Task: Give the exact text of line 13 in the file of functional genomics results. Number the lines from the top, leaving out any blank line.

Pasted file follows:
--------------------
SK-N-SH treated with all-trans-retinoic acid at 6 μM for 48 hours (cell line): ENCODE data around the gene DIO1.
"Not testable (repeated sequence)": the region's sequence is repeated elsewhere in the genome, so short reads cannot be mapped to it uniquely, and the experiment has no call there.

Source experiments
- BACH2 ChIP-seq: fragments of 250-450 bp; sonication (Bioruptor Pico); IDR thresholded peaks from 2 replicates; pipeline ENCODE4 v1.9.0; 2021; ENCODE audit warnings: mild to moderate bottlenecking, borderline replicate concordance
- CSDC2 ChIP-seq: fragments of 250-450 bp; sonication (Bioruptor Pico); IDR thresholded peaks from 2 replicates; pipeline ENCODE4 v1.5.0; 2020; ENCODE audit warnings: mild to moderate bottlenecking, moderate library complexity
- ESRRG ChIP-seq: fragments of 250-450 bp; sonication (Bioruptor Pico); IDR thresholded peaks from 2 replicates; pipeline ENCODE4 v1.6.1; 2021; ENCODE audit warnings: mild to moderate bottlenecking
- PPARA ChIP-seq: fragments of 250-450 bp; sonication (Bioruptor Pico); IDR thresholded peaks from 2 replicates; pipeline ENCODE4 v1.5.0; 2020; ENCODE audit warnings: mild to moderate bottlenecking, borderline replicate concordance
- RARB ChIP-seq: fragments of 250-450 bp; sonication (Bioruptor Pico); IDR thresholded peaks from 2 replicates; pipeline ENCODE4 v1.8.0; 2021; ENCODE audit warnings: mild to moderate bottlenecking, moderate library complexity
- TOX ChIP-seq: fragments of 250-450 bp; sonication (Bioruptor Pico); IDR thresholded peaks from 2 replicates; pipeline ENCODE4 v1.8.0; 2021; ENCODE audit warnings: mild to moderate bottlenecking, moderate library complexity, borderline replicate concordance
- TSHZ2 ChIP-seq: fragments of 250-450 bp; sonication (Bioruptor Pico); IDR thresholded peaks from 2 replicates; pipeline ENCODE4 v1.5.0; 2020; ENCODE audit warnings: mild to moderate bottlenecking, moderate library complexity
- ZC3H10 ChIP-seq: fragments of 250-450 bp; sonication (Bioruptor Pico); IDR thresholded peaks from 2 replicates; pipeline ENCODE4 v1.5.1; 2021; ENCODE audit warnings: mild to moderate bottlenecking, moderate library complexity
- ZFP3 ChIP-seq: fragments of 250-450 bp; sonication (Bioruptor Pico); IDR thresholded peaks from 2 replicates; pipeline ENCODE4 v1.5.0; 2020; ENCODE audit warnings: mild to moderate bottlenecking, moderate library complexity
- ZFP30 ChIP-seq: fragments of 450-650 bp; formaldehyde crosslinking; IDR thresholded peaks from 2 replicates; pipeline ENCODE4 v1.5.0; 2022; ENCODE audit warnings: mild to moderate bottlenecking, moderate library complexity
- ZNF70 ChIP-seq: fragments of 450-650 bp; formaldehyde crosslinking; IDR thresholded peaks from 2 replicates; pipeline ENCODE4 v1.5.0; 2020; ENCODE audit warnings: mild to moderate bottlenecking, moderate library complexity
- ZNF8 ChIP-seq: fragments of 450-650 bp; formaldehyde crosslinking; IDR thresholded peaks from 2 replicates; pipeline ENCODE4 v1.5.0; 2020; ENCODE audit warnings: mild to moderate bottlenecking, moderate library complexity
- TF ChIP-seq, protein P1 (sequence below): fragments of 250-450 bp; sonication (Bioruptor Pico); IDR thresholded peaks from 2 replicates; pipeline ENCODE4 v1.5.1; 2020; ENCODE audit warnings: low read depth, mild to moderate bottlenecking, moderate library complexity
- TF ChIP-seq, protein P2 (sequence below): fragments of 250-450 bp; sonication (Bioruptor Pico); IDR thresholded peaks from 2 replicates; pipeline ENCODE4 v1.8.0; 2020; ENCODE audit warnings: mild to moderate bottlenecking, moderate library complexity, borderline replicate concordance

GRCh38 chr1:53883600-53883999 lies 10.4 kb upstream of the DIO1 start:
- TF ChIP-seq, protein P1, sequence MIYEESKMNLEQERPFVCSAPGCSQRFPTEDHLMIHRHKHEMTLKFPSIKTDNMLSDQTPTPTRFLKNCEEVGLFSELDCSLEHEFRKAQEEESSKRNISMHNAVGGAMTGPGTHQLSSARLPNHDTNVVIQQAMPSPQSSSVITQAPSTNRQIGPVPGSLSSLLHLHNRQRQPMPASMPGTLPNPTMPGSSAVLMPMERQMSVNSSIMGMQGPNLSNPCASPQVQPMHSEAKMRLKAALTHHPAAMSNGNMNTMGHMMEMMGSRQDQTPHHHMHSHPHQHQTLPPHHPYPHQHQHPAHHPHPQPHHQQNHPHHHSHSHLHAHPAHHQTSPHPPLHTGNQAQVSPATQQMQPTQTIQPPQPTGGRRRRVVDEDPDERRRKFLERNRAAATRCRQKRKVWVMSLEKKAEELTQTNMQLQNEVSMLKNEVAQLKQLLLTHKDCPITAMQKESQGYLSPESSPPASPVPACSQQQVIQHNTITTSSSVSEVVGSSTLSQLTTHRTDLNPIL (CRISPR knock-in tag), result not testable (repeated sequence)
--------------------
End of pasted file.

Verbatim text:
- ZFP30 ChIP-seq: fragments of 450-650 bp; formaldehyde crosslinking; IDR thresholded peaks from 2 replicates; pipeline ENCODE4 v1.5.0; 2022; ENCODE audit warnings: mild to moderate bottlenecking, moderate library complexity